Sharp edges I have… I can, however, cook pepper stew. Granny taught me how to make a jam of green tomatoes, raspberries, pears… I lean back in the chair, take off my white sneakers and fold my legs. The ripe peaches in the backyard opposite to ours are truly tempting. The Serbian Ivo Obretenovich is not around. I wonder where Elisaveta, the Colonel’s wife is hiding. I smile to myself. Although there are plenty of fruits in our backyard I covet the neighbors’. Granny is still telling the tale of her love for Nikoleta. I have come to see her and it is about time she did some work on my character. The Romanians are our friends…, “but the teachers at school spanked us a lot”… It is now that I shudder and my eyes turn to steel. Granny regards me calmly, “but in spite of all that we had happy lives”. I clench my teeth and fold my legs again, this time changing the position of the legs. I was as near as I could to falling off the chair. The water melons will be ripe soon. I prefer melons – they have a flavor. Nikoleta was a good student.
What fruits there are in our backyard! When I was little and came to my village during the vacations it sometimes happened that my grandpa would scold me for something I’d done and then I would see how upset he was and how he regretted doing it… Everyone was watchful of what they said and how they spoke to me and at the same time no one imposed any restrictions on what I should or should not do. That was how one learned to think… and to make mistakes… If only there weren’t these bumpy edges in me and these Romanians whirling in my head… I really don’t know what is coming over me.
I clang all over. It is wet in the backyard – just like after a rainfall. Grandpa is watering the garden. He is not from these lands. His parents left all their property in today’s Romania when half of Dobrudja was returned to Bulgaria. They settled in a village near Dobrich. I have never seen him cross, agitated or insulting someone. Granny rambles on: “Ask your grandpa about the Romanians”. They were good and you could reason with them. That’s what had been passed on to my grandparents by their parents. Bulgarians and Romanians twice elected my great-grandfather (my granny’s father) mayor of the village. He was a grave man, prone to silence, a man of character and good stock…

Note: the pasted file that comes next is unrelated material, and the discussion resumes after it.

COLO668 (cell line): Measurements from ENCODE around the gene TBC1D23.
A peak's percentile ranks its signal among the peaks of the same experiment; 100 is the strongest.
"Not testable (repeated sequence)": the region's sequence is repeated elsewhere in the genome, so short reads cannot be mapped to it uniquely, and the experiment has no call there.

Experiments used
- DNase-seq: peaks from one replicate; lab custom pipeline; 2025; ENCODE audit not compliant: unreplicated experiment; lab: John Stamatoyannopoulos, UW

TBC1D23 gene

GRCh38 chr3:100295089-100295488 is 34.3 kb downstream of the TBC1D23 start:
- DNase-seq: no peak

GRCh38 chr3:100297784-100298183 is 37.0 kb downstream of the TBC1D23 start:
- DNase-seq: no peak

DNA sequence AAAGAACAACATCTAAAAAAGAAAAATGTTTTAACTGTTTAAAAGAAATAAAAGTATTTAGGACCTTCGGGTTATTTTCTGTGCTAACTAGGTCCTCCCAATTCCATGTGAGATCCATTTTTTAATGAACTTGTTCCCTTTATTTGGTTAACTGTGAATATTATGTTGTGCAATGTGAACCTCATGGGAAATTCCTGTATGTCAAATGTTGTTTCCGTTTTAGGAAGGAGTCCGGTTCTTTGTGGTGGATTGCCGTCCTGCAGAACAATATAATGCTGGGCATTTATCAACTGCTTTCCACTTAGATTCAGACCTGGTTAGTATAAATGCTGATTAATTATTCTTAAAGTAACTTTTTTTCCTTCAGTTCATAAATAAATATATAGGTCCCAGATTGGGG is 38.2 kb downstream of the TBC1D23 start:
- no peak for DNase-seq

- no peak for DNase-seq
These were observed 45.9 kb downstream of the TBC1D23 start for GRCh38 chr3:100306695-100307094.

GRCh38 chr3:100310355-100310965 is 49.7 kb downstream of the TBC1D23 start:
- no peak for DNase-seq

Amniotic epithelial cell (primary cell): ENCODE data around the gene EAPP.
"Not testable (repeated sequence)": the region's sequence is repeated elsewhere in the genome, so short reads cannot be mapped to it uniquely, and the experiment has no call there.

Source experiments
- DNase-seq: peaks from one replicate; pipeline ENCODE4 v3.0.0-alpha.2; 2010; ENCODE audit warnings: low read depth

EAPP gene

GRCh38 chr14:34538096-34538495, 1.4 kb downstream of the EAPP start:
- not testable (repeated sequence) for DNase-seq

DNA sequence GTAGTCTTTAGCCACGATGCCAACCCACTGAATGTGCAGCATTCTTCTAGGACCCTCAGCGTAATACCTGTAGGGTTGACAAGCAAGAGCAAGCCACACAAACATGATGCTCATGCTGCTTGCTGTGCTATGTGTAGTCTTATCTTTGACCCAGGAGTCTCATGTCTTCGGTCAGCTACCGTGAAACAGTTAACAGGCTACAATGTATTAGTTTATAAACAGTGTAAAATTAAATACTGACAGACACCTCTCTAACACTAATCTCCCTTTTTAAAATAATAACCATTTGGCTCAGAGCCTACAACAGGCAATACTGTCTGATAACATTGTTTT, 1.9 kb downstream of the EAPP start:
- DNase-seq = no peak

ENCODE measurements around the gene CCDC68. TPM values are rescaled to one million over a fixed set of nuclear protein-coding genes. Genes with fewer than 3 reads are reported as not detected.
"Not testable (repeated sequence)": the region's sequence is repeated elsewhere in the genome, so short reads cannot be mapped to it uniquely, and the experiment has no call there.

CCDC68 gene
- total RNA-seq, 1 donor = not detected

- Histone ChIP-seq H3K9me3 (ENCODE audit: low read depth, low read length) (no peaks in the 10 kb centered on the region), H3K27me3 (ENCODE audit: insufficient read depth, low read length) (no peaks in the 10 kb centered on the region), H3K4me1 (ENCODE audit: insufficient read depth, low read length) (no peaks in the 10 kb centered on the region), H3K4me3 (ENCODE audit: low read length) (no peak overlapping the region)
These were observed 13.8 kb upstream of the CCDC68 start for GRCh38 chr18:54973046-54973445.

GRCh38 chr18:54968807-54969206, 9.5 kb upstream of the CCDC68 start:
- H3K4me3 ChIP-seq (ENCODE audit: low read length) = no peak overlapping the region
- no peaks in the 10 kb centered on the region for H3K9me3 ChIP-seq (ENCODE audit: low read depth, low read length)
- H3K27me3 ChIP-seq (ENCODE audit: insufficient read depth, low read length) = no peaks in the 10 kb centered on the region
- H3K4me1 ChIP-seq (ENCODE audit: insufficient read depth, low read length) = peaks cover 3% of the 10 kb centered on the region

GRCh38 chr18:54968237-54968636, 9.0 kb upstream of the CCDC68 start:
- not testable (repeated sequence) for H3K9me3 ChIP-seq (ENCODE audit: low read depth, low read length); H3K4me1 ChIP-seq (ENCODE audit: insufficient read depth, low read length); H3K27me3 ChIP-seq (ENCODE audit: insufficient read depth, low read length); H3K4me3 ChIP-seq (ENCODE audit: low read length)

I must be some weird chip off the old block. I lack essentials, leisurely thoughts evade me. I am a crossbreed of plum and damson. I clutch at ideas, my mind creaks madly. I’m chased by owls. I find fields maddening. I touch unseen realities. I am vaguely aware of something. Nikoleta. All my grandpa’s property is in today’s Romania. This is free land. Dust and dice. Stuck again. Cracks in the windows. Wind. I wonder if Nikoleta is still alive. I am being blunt again. Granny lowers her head. She’s not looking at me. She enters the house and starts roasting the chicken for dinner. My legs feel cramped on the chair. I can see the little squares formed on my ankles. The figures on the rest of my body have resulted from the patterned cushion placed on the chair. The woman in the backyard opposite to ours is standing by the fence – she has divined my thoughts and is giving me peaches. The handsome Serbian from the film The Thief of Peaches should be hiding somewhere round here.
I don’t make any protests as I take the fruit. The sides of my calves in contact with the Dobrudjan embroidered cushion are all in little triangles and rhombs. Granny calls from inside: “And don’t wear those underpants at school. You should be ashamed.” I stretch my legs – it has been almost two hours since I folded them – the Turkish way. I feel my whole body numb. I bring it back to life as I walk about the yard. It would be hypocritical and untrue, to say the least, to even think of all around me as dear, close to my heart or some suchlike. Here the people are reserved. Who do I look like in moments like these in which I look around me, feel at home but am reluctant to share it with anyone! “And break that Turkish seat, you’re bound to get bandy legs,” granny runs on… .